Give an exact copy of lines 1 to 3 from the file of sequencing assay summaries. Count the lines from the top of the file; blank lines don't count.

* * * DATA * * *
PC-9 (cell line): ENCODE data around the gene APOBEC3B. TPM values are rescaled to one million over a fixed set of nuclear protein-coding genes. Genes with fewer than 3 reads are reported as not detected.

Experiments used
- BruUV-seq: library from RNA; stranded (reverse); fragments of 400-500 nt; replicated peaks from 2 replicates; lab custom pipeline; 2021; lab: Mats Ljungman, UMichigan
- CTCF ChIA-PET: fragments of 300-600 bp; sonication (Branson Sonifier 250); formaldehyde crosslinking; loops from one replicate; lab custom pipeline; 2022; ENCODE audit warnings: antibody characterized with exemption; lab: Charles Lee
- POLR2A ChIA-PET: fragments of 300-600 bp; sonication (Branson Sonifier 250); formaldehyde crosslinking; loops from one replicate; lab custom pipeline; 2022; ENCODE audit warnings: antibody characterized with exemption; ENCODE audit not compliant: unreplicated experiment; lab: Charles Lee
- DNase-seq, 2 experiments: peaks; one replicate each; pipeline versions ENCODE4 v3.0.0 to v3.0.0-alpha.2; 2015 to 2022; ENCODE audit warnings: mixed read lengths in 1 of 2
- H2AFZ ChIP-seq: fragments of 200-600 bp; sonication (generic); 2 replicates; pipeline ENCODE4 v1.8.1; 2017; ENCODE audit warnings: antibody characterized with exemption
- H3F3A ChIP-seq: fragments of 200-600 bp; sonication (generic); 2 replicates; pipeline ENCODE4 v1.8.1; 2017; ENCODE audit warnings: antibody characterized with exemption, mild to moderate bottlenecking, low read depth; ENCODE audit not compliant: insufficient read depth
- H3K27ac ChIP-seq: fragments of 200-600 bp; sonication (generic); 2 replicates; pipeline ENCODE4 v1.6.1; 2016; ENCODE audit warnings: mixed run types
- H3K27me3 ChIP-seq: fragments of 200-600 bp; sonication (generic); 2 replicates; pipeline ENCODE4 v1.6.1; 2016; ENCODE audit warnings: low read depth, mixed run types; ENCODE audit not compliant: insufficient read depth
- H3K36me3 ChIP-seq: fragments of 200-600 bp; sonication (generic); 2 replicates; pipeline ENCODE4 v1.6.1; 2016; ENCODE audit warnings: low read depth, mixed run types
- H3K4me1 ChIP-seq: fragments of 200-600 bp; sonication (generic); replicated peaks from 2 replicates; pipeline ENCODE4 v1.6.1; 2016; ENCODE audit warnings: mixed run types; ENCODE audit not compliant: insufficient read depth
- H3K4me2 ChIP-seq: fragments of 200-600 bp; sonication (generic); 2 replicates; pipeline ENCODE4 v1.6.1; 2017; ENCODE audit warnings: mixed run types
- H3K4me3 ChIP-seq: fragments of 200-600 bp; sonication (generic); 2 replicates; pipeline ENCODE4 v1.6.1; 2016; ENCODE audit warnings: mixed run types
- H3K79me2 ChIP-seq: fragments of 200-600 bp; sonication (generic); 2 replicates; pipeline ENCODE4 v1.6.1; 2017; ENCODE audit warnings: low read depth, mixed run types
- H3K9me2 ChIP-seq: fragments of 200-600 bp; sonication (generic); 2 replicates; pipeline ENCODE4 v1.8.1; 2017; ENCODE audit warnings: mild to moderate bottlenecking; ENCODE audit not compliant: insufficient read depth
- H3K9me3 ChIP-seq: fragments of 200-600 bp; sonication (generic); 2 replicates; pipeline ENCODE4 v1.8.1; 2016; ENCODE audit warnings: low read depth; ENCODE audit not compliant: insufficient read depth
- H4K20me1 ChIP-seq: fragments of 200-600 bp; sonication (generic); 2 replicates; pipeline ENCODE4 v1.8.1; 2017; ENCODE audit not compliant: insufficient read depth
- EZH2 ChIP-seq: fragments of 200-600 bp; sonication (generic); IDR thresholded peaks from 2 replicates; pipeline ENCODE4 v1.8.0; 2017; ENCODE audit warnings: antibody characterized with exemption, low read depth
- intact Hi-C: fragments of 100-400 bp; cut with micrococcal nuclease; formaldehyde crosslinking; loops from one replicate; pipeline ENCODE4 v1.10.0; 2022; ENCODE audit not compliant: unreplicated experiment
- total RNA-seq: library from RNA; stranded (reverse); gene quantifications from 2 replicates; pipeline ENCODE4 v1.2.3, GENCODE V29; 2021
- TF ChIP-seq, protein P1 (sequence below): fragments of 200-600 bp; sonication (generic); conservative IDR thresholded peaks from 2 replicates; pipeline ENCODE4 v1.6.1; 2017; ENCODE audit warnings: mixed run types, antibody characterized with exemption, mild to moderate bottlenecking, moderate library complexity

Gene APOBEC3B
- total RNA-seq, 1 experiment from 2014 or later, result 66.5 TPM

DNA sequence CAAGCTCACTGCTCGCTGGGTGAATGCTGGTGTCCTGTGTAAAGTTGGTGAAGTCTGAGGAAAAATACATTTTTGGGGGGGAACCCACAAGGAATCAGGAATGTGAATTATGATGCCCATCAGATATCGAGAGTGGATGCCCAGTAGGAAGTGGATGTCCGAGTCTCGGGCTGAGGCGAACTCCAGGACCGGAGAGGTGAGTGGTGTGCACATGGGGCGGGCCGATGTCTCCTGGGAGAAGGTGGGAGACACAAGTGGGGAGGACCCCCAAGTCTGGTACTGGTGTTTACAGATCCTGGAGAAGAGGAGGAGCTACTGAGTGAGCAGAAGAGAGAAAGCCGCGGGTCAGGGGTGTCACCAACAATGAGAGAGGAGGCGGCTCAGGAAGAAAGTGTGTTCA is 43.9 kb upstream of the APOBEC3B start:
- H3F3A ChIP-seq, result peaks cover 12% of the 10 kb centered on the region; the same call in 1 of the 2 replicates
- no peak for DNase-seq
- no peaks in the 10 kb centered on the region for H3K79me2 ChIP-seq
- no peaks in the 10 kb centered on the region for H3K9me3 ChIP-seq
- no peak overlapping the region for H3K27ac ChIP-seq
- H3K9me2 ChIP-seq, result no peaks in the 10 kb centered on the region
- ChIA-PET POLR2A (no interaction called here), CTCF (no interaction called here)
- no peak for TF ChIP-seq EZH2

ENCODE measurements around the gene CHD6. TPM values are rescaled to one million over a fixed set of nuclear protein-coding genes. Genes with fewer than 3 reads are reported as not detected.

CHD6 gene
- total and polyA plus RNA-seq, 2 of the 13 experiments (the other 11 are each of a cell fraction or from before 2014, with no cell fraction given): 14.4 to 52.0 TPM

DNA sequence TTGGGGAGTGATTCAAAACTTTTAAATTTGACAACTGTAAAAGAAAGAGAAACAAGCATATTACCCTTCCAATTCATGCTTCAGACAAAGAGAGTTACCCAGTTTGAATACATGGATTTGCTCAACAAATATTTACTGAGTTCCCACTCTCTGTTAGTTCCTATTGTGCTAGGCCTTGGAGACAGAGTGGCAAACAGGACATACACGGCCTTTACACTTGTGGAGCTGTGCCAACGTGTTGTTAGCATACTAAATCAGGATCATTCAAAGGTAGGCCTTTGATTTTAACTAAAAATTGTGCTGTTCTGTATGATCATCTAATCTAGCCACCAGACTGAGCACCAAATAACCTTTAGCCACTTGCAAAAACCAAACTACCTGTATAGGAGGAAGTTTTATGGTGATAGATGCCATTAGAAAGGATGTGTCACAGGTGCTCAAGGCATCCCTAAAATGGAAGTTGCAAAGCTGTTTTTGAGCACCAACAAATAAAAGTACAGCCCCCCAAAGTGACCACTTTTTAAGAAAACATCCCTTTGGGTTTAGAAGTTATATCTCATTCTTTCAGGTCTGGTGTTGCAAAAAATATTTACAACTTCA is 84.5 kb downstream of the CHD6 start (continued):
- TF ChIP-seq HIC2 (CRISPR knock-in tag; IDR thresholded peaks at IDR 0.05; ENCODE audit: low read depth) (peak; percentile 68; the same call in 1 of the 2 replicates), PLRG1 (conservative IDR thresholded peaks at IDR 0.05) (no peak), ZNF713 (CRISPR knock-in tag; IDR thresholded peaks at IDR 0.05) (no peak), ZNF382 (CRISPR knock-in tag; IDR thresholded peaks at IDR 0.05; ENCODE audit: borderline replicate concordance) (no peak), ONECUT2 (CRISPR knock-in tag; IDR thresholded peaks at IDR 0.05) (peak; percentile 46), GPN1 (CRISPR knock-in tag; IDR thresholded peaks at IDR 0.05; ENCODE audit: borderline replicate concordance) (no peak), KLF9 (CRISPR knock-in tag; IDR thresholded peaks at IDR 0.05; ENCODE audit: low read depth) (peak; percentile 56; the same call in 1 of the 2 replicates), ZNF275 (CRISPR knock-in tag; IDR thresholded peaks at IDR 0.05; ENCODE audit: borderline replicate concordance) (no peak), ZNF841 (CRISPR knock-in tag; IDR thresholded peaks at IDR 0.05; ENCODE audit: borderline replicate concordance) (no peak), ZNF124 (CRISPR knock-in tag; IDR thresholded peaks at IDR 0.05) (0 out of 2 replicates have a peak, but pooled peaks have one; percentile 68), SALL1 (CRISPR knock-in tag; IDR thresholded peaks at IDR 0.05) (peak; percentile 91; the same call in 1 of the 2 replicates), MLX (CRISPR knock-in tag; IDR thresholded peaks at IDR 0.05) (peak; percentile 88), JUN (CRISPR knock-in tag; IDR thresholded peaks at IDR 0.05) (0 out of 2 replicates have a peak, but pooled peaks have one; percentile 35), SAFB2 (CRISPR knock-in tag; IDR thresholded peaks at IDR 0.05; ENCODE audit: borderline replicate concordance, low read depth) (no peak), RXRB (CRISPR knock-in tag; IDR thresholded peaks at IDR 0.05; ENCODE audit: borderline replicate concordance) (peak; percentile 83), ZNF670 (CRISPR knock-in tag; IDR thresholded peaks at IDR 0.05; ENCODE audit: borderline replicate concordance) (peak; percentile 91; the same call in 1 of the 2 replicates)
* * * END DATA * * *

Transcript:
PC-9 (cell line): ENCODE data around the gene APOBEC3B. TPM values are rescaled to one million over a fixed set of nuclear protein-coding genes. Genes with fewer than 3 reads are reported as not detected.

Experiments used
- BruUV-seq: library from RNA; stranded (reverse); fragments of 400-500 nt; replicated peaks from 2 replicates; lab custom pipeline; 2021; lab: Mats Ljungman, UMichigan